Imagining the Nation; Asian American Literature and Cultural Consent
Whenever "the nation" is "imagined," Americans of Asian ancestry are excluded by common "cultural consent" as alien/alienated "Others," as citizens of their ancestral nations. Due to recent immigration from many Asian nations, the globalization of economies, including the Pacific Rim, and especially the efforts of some Asian American writers, the situation has improved--somewhat. Still, if Asian-American writers stress the American in their representations, they are denying the Asian. If they stress the Asian, they have bought into American "cultural consent" its racist representations of Asian-Americans. Further, they themselves can't help but think within "the nation's" ongoing restrictive racist "cultural consent" paradigm, because as Americans they have unconsciously internalized it.
Li offers Frank Chin, the hyper-masculinist militant nationalist, as his premier example of the most successful attempt to dramatically destabilize this bind, although Chin reinforced it for gay and/or feminist writers. He viciously attacked the likes of David Henry Hwand, author of M. Butterfly, Maxine Hong Kingston, and Amy Tan for their cultural heresy in daring to tinker with traditional Asian myths written by and for men and hitherto unchanged for thousands of years, as well as for consciously allowing themselves to be manipulated by racist white feminists and publishers into reinforcing white American racist "cultural consent" that "Othered," feminized, and emasculated Asian American males.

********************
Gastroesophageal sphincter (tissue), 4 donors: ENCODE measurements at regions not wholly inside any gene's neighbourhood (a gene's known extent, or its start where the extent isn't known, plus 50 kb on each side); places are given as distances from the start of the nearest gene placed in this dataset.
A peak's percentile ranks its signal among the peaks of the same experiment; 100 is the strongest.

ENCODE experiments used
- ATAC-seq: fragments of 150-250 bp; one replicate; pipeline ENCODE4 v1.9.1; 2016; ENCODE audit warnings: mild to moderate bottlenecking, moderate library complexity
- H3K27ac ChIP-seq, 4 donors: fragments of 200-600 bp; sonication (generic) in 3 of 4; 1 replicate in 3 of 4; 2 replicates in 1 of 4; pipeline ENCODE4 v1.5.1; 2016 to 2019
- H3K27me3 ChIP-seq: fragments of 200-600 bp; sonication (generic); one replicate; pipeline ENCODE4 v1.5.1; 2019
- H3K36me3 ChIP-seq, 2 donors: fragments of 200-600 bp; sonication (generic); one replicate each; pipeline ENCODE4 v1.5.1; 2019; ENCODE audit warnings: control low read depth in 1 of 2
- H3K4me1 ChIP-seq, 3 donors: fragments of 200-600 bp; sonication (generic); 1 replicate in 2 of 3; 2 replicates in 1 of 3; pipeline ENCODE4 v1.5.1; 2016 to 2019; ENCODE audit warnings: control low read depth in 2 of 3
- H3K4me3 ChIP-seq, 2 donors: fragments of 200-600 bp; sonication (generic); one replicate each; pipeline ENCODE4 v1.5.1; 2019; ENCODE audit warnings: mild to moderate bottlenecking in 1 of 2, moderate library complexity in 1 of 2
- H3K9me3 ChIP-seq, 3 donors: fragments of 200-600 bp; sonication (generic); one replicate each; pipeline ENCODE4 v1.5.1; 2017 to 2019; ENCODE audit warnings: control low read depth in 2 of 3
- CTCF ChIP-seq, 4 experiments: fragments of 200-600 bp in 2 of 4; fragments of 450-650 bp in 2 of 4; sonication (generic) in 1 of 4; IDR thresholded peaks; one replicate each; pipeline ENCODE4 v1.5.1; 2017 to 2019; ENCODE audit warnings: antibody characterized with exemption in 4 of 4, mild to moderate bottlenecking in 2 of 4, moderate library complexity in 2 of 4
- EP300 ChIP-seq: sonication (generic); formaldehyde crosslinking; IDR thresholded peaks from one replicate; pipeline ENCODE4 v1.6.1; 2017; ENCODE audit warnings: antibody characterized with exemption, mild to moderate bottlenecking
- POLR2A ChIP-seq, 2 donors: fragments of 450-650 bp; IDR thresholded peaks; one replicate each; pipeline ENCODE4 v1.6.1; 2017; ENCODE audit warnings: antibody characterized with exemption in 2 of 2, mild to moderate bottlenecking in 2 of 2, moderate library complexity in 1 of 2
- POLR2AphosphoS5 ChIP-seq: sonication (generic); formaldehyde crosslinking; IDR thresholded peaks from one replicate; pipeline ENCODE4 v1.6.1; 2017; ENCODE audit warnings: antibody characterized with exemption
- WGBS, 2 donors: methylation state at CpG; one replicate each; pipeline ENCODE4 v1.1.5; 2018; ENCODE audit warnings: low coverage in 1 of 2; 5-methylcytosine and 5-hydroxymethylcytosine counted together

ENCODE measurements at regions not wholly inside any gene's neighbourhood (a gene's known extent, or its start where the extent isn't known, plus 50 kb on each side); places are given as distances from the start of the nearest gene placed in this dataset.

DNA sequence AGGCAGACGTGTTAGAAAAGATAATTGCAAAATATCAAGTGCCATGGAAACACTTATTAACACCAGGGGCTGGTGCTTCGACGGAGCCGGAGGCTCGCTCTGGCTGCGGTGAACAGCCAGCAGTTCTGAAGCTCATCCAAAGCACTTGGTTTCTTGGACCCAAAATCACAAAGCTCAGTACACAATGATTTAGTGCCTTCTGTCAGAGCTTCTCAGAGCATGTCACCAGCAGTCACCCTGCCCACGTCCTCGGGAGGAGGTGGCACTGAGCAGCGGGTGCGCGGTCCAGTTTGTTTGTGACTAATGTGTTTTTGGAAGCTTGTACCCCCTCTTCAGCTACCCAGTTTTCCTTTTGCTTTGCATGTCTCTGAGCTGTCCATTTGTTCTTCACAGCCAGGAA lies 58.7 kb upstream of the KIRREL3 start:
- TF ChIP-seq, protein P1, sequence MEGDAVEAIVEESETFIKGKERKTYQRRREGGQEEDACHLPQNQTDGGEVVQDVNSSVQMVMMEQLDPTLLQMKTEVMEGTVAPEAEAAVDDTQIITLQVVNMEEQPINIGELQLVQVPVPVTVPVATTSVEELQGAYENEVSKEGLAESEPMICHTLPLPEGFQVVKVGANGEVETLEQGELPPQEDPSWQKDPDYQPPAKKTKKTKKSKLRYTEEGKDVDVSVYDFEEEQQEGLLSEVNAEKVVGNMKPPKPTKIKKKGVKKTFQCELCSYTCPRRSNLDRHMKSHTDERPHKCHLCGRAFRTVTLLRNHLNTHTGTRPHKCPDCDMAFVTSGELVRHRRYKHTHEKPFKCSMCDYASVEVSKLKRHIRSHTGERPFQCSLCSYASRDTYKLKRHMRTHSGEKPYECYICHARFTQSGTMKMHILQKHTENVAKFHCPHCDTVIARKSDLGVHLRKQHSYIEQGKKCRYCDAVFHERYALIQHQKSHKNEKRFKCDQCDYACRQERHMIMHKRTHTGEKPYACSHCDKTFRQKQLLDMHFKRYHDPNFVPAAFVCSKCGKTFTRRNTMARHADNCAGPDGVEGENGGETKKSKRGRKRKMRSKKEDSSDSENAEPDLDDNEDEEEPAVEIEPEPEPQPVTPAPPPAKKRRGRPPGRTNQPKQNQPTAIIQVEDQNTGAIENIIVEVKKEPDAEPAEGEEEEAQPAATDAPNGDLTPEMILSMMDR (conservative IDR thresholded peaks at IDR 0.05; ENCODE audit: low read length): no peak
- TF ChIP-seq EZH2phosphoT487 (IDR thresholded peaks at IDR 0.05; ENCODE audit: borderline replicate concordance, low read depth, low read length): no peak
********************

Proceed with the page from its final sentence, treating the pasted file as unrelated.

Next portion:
Li justly valorizes Chin's greatest contribution, his undeniably brilliant critique of American "cultural consent" in relation to how Asian-American men are "imagined." Unfortunately, he chooses to use the weakest link in Chin's thinking to second Chin in trivializing the contributions of Kingston et al. …